Abundant life is a term used to refer to Christian teachings on fullness of life. It is not an organized movement or a unique doctrine, but a name applied to the teachings and expectations of the groups and people who follow the teachings. Abundant life teachings may include expectations of prosperity and health, but may also include other forms of fullness of life when faced with adverse circumstances. Origin The term "abundant life" comes from the Bible verse John 10:10b, "I am come that they might have life, and that they might have it more abundantly." "More abundantly" means to have a superabundance of a thing. "Abundant life" signifies a contrast to feelings of lack, emptiness, and dissatisfaction, and such feelings may motivate a person to seek for the meaning of life and a change in their life. Abundant life teachings, that God is a good God who wants to bless people spiritually, physically, and economically, were championed by Oral Roberts in the United States after World War II. These teachings came at a time when many equated poverty with spirituality, and sickness with God’s discipline and punishment. He included the term Abundant Life in the name of many parts of his ministries, such as The Abundant Life television program, the Abundant Life magazine, the Abundant Life Prayer Group (ALPG), and the Abundant Life Building used as his world headquarters. Teachings Abundant life for a person begins with a new relationship with God, new motivations, and a new relationship with mankind. The process of Christian maturity for that person continues with learning to live abundantly, being cleansed from sin, and learning to fight spiritual battles. Abundant life teaches prosperity and health for the total human being, including the body, mind, emotions, relationships, material needs, and eternal life. The Bible, the good news (Christianity), and salvation are essential elements of those teachings. Other elements are faith, prayer, evangelism, and concern for human worth in the areas of spiritual oppression, poverty, disease, hunger, injustice, and ignorance. In order for these teachings to have an impact on a person's fullness of life, it is essential for that person to align their goals with God's goals. Abundant life teachings may include expectations of physical and material prosperity and good health and well-being, but may also include other forms of fullness of life, including eternal life, when persecuted or suffering. For a Christian, fullness of life is not measured in terms of "fun" and "living large," or in terms of wealth, prestige, position, and power, but in terms of fulfilled lives of responsibility and self-restraint, and the rewards and blessings that accrue over a lifetime of pleasing God. The Bible has promises of wealth, health, and well-being, but these promises are conditional promises. According to James 1:17, God gives only good and perfect gifts, so God only gives gifts and blessings that are compatible with that person's abilities and God's goals for that person. The source of abundant life is identified as the Spirit of God in Galatians 5:22-23, "the fruit of the Spirit is love, joy, peace, longsuffering, gentleness, goodness, faith, meekness, temperance". A Christian is a person who has the Spirit of God (Romans 8:9) received according to the Biblical formula (Acts 2:38). Becoming a Christian means a change to a different way of life with a different purpose. Fulfilling this purpose and experiencing abundant life go together, as described by Matthew 6:33: "But seek you first the kingdom of God, and His righteousness; and all these things shall be added unto you." Closely related terms These are terms closely related to abundant life teachings or lifestyles that include expectations of prosperity and health, but that may also include elements of a fulfilled life by responsibility and self-restraint. Word of Faith Also known as Word-Faith or simply Faith, the basic teachings are that of salvation through Jesus Christ and what that salvation entails. It is based on Jesus’ teachings concerning the Kingdom of God and the Kingdom of Heaven and the state man can receive through the atonement and sacrifice of Jesus Christ. This state of new being or creation (found in the Bible verses 2 Corinthians 5:17 and Galatians 6:15) can be received only through faith in the Word of God. Seed-Faith This is the teaching that the things received by faith start with a seed. The name "seed-faith" comes from the Bible verse Matthew 17:20, "If you have faith as a mustard seed, you will say to this mountain, ‘Move from here to there,’ and it will move; and nothing will be impossible for you." Oral Roberts originally called this concept "Blessing Pact", which later became known as "Seed-Faith". Full Gospel A movement that places emphasis on the gifts of the Holy Spirit and that God wills for his children to be prosperous in all areas of their lives. Prosperity Gospel Also known as prosperity theology, prosperity doctrine, or the health and wealth gospel, this is a teaching centered on the expectation that God provides material prosperity for those he favors. Health and Wealth Gospel A teaching which emphasizes healing and prosperity. The terms Prosperity Gospel and Health and Wealth Gospel are used as derogatory terms for Word of Faith or Word-Faith, but the terms do not mean the same things. There are significant differences among these teachings. Oral Roberts laid the foundations of the prosperity gospel, but his teachings on abundant life and seed-faith have important differences from teachers of the Faith Movement. Even though Roberts was often associated with the prosperity gospel and the faith movement because of his close doctrinal and personal ties with Word-Faith teachers, his abundant life teachings did not fully identify him with that movement. Contrasting terms These are other terms relating to teachings or lifestyles that contrast to expectations of physical and material prosperity, but that may include elements of a fulfilled life by responsibility and self-restraint. Vow of poverty One of the three evangelical counsels or counsels of perfection Voluntary poverty A form of self-discipline by which one distances oneself from distractions from God Testimony of simplicity A person’s spiritual life and character are more important than monetary worth or the quantity of goods possessed Asceticism A lifestyle characterized by abstinence from various sorts of worldly pleasures Simple living, or voluntary simplicity A lifestyle characterized by consuming only that which is required to sustain life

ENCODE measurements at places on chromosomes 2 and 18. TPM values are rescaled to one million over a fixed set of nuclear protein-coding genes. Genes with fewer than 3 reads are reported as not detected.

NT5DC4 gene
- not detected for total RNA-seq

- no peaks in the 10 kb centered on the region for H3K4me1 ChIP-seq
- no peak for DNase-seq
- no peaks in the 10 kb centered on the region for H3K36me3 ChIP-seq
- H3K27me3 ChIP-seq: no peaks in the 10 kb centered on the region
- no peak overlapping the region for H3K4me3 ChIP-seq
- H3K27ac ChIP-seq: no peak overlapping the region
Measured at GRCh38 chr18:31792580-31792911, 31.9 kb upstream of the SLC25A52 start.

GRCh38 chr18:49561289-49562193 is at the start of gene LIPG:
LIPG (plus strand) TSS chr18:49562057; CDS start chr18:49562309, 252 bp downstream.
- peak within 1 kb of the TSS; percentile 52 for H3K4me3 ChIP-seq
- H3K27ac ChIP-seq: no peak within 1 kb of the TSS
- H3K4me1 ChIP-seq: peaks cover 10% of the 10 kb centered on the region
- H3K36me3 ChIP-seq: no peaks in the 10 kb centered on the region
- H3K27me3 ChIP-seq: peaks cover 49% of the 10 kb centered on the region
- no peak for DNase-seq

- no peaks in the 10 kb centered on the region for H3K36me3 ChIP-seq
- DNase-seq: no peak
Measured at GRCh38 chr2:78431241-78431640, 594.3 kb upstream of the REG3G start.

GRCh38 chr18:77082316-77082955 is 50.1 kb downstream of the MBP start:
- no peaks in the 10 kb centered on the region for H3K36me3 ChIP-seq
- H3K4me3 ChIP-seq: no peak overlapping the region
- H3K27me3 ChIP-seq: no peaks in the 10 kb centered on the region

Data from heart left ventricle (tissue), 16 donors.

Brigham Young University–Idaho Student Activities